All you have to do is to convert a .woff file for a web font (or icon font) to a Base64 string. There are plenty of online tools that will do this for you such as this one here.

If there is one downside here, it is that this technique *will* make your CSS slightly larger but it likely all balances out in the end because you have one fewer HTTP request to make.

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Develop Apache Cordova Applications with HTML5 & JavaScript

In a prior discussion we looked at how to set up a project so that we could develop an Apache Cordova application using HTML5 and JavaScript. In that section we mostly covered how to set up, build, and run the project — which consisted of the same application in the www folder that Apache Crodova bootstraps when you create a new project. In what follows we will look at the approach for actually writing own code for our app and will look at how an app in Apache Cordova gets initialized. We will also look at how we can extend the Apache Cordova platform by using plugins to give ourselves additional features and functionality that will make for an all around better user-experience (UX) for the users of our app.

Now that we have our project set up and all our platforms added all that we have left to do now is create our application by creating what basically amounts to a website that runs HTML and JavaScript in the “www” folder. How should one develop for Apache Cordova? Personally, I would delete all of the boilerplate files and folders and start from scratch. That is what we will do here. Just take a quick note of how things are referenced in the index.html file and do the same for your own files.

In doing this, I have modified the index.html file in the “www” folder to the following…

<!DOCTYPE html>
        <meta http-equiv="Content-Security-Policy" content="default-src 'self' data: gap: 'unsafe-eval'; style-src 'self' 'unsafe-inline'; media-src *">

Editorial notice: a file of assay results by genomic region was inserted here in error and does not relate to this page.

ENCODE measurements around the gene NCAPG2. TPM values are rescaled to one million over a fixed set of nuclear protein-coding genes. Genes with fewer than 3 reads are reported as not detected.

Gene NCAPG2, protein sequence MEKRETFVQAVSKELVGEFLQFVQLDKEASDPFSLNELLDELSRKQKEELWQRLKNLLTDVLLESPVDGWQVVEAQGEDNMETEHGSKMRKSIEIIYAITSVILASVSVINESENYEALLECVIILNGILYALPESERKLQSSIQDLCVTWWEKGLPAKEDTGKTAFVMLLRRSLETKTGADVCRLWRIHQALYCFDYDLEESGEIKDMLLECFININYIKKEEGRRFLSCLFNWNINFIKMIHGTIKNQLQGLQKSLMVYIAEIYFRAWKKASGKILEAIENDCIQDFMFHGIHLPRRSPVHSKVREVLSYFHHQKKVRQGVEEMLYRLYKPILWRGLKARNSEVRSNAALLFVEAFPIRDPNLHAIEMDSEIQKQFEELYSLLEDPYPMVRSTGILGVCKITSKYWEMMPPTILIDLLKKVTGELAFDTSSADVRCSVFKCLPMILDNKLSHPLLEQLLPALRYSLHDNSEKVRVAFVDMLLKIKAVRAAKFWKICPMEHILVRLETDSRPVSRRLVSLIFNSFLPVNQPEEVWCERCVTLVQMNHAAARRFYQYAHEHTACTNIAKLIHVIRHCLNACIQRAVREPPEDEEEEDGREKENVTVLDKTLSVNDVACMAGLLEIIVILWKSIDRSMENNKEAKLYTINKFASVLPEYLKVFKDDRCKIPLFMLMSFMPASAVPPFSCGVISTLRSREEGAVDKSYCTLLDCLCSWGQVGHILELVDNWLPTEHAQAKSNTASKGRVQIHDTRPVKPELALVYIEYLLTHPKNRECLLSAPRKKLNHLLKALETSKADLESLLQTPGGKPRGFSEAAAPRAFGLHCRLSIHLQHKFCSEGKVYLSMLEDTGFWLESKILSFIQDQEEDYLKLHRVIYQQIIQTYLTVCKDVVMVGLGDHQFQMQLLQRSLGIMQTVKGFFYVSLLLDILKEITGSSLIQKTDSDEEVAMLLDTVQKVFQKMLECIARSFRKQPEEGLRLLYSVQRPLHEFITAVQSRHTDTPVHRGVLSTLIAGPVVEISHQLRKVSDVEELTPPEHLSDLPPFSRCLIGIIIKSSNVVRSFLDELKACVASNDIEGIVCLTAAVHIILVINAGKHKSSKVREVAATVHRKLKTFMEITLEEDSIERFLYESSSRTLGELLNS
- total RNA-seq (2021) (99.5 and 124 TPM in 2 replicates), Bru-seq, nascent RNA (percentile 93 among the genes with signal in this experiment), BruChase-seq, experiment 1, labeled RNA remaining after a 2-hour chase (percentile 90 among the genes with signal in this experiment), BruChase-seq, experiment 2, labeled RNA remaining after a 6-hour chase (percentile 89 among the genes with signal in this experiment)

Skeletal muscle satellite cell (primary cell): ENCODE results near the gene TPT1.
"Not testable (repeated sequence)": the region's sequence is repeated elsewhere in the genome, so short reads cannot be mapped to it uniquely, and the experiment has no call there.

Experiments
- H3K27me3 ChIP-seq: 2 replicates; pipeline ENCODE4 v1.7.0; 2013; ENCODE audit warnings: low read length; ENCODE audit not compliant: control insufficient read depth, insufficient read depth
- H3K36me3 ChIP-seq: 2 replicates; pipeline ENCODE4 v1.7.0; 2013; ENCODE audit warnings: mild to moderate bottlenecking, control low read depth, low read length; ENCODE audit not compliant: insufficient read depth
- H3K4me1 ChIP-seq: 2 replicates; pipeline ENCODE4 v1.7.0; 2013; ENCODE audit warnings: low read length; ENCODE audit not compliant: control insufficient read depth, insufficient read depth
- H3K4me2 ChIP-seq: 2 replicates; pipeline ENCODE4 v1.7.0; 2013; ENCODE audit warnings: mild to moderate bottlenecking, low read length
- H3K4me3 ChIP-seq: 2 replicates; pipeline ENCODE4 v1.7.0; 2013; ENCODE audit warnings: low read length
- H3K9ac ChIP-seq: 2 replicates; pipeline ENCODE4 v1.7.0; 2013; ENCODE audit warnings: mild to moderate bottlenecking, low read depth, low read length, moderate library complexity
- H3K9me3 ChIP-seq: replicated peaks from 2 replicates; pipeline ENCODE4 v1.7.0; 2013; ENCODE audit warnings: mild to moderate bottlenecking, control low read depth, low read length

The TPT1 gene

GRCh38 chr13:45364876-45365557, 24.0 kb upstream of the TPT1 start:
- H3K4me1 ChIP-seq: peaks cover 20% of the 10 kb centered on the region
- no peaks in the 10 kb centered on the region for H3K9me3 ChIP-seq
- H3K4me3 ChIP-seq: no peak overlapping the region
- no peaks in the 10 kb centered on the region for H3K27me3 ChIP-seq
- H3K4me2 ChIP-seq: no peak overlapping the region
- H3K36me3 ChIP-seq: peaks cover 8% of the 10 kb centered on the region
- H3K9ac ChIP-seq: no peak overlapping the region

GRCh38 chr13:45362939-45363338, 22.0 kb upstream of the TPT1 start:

<meta name="format-detection" content="telephone=no">
        <meta name="msapplication-tap-highlight" content="no">
        <meta name="viewport" content="user-scalable=no, initial-scale=1, maximum-scale=1, minimum-scale=1, width=device-width">
        <link rel="stylesheet" type="text/css" href="css/index.css">
        <title>Cordova Application</title>
        <div id="main">Initializing...</div>
        <script type="text/javascript" src="cordova.js"></script>
        <script type="text/javascript" src="js/index.js"></script>

Note: Do not worry about that “cordova.js” reference or the fact that this file is nowhere to be found in our “www” folder. Apache Cordova will utilize this in the proper context when the app runs (so leave it in there).

So as far as the index.html goes, there is nothing too fancy. I have a css file (index.css) and a js file (index.js). That is all you need to get started.

Next, let’s look at our JavaScript in the index.js file. There is really only one thing you need to make note of when you develop Apache Cordova applications in JavaScript. There is a special event that Apache Cordova uses to tell the platform that the everything is loaded and the device you are using is ready to start running JavaScript in your Cordova application. This is what is known as the “deviceready” event. It only fires when you are running an app within a Cordova context (i.e. on a device or an emulator of a device). In a lean version of JavaScript for a cordova application would look like the following (in index.js)…

var app = {
    init: function() {
        document.addEventListener('deviceready', this.main, false);
    main: function() {
        document.getElementById('main').innerText = 'App is ready...'


Here we are calling the “init” function which will add a listener for the “deviceready” event. When this event fires the “main” function will run, which in this case just changes the inner text of a div element So if we run this using

$ cordova emulate android


$ cordova emulate ios

from the root of our project we will see our device boot up, our app launch, and if all goes well we will see the text “App is ready…” so we know that our event is firing.

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Create Mobile Applications for iOS and Android with HTML5, JavaScript, and Apache Cordova